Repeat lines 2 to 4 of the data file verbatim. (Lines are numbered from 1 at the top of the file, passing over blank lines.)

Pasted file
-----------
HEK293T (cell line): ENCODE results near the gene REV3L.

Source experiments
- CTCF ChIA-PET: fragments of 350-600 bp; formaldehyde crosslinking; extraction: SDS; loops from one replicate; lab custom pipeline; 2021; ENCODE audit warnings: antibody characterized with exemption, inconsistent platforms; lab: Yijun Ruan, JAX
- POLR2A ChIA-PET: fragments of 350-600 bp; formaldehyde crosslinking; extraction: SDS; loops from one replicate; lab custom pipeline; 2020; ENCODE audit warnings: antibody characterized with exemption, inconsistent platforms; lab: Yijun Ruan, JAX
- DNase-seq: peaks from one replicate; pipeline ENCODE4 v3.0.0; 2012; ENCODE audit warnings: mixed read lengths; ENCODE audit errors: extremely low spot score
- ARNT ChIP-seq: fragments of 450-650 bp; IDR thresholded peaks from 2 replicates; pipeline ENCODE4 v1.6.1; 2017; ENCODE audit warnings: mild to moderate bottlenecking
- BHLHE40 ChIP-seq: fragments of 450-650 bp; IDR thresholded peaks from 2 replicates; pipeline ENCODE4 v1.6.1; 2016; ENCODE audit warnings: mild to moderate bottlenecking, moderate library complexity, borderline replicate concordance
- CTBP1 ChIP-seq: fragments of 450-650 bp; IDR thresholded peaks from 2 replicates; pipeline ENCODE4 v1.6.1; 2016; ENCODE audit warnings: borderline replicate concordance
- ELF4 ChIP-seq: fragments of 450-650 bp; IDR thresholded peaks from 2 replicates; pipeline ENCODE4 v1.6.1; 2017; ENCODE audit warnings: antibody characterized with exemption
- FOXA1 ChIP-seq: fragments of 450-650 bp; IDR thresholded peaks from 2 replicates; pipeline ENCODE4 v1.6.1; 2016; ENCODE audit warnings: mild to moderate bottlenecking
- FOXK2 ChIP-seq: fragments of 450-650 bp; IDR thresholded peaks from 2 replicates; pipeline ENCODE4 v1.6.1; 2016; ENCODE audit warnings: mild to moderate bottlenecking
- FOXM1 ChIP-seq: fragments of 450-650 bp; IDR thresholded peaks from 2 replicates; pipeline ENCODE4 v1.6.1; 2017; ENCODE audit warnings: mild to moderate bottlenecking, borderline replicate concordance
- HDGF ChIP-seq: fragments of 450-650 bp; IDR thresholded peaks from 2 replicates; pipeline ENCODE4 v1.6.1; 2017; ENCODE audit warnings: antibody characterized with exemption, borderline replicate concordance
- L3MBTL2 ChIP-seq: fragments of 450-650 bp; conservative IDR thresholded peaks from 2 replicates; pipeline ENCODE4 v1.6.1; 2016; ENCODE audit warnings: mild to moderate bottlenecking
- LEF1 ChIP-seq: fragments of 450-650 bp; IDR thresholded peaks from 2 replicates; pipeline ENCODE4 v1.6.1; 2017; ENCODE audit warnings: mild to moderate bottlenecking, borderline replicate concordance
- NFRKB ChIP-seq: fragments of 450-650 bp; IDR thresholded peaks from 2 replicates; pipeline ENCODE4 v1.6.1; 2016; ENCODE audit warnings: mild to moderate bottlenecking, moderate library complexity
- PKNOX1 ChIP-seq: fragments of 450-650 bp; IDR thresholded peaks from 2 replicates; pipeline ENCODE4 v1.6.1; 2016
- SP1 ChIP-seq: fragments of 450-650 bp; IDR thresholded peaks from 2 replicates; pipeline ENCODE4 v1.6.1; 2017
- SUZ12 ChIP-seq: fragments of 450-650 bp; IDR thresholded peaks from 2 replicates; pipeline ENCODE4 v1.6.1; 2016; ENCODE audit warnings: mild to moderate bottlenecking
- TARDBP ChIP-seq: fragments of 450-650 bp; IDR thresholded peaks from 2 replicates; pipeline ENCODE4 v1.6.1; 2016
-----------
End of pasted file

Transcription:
Source experiments
- CTCF ChIA-PET: fragments of 350-600 bp; formaldehyde crosslinking; extraction: SDS; loops from one replicate; lab custom pipeline; 2021; ENCODE audit warnings: antibody characterized with exemption, inconsistent platforms; lab: Yijun Ruan, JAX
- POLR2A ChIA-PET: fragments of 350-600 bp; formaldehyde crosslinking; extraction: SDS; loops from one replicate; lab custom pipeline; 2020; ENCODE audit warnings: antibody characterized with exemption, inconsistent platforms; lab: Yijun Ruan, JAX